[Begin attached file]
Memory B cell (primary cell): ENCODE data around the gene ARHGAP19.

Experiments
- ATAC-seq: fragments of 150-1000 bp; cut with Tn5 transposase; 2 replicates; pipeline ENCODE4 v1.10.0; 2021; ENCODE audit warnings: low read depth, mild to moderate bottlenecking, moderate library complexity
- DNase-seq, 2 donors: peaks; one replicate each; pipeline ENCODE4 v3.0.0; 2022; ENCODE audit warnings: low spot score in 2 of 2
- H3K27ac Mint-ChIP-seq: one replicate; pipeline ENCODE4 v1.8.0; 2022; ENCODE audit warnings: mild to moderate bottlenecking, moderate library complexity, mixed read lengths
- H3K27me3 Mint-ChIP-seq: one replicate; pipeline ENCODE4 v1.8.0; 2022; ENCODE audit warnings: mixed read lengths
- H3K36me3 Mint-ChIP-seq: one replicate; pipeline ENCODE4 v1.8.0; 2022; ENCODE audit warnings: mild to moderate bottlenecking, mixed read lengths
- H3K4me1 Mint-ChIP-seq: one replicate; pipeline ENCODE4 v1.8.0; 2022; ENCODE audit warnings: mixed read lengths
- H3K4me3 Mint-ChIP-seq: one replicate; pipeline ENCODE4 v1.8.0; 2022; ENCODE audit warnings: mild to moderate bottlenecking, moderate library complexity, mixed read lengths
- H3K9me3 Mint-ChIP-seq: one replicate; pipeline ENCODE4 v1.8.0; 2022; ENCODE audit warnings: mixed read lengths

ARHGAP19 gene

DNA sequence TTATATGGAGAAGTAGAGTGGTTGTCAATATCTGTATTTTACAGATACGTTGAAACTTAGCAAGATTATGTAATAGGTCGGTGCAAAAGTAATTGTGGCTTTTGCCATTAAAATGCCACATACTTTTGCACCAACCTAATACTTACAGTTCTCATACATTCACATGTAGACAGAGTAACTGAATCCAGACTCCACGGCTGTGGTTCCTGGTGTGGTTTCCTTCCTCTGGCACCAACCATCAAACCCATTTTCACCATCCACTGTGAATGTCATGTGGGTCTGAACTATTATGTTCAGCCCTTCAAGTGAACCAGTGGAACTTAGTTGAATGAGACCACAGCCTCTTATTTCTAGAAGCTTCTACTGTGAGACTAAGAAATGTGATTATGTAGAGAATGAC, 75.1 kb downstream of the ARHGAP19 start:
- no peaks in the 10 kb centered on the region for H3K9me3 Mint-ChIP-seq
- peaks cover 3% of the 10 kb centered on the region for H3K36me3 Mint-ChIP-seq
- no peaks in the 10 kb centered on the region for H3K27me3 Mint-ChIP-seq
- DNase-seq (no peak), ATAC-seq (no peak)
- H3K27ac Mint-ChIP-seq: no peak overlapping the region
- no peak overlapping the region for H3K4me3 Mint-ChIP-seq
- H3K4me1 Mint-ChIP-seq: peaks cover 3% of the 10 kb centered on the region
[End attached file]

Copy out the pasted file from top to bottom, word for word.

Memory B cell (primary cell): ENCODE data around the gene ARHGAP19.

Experiments
- ATAC-seq: fragments of 150-1000 bp; cut with Tn5 transposase; 2 replicates; pipeline ENCODE4 v1.10.0; 2021; ENCODE audit warnings: low read depth, mild to moderate bottlenecking, moderate library complexity
- DNase-seq, 2 donors: peaks; one replicate each; pipeline ENCODE4 v3.0.0; 2022; ENCODE audit warnings: low spot score in 2 of 2
- H3K27ac Mint-ChIP-seq: one replicate; pipeline ENCODE4 v1.8.0; 2022; ENCODE audit warnings: mild to moderate bottlenecking, moderate library complexity, mixed read lengths
- H3K27me3 Mint-ChIP-seq: one replicate; pipeline ENCODE4 v1.8.0; 2022; ENCODE audit warnings: mixed read lengths
- H3K36me3 Mint-ChIP-seq: one replicate; pipeline ENCODE4 v1.8.0; 2022; ENCODE audit warnings: mild to moderate bottlenecking, mixed read lengths
- H3K4me1 Mint-ChIP-seq: one replicate; pipeline ENCODE4 v1.8.0; 2022; ENCODE audit warnings: mixed read lengths
- H3K4me3 Mint-ChIP-seq: one replicate; pipeline ENCODE4 v1.8.0; 2022; ENCODE audit warnings: mild to moderate bottlenecking, moderate library complexity, mixed read lengths
- H3K9me3 Mint-ChIP-seq: one replicate; pipeline ENCODE4 v1.8.0; 2022; ENCODE audit warnings: mixed read lengths

ARHGAP19 gene

DNA sequence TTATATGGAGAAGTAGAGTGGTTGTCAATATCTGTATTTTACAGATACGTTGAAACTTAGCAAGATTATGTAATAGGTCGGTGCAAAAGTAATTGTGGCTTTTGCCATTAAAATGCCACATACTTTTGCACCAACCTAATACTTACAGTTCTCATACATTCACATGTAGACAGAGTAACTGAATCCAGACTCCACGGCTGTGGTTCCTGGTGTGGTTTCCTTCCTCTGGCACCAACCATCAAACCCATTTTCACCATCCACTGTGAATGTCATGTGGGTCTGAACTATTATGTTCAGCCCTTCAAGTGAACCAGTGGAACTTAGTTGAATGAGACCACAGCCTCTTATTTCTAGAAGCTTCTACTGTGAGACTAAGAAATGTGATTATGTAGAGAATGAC, 75.1 kb downstream of the ARHGAP19 start:
- no peaks in the 10 kb centered on the region for H3K9me3 Mint-ChIP-seq
- peaks cover 3% of the 10 kb centered on the region for H3K36me3 Mint-ChIP-seq
- no peaks in the 10 kb centered on the region for H3K27me3 Mint-ChIP-seq
- DNase-seq (no peak), ATAC-seq (no peak)
- H3K27ac Mint-ChIP-seq: no peak overlapping the region
- no peak overlapping the region for H3K4me3 Mint-ChIP-seq
- H3K4me1 Mint-ChIP-seq: peaks cover 3% of the 10 kb centered on the region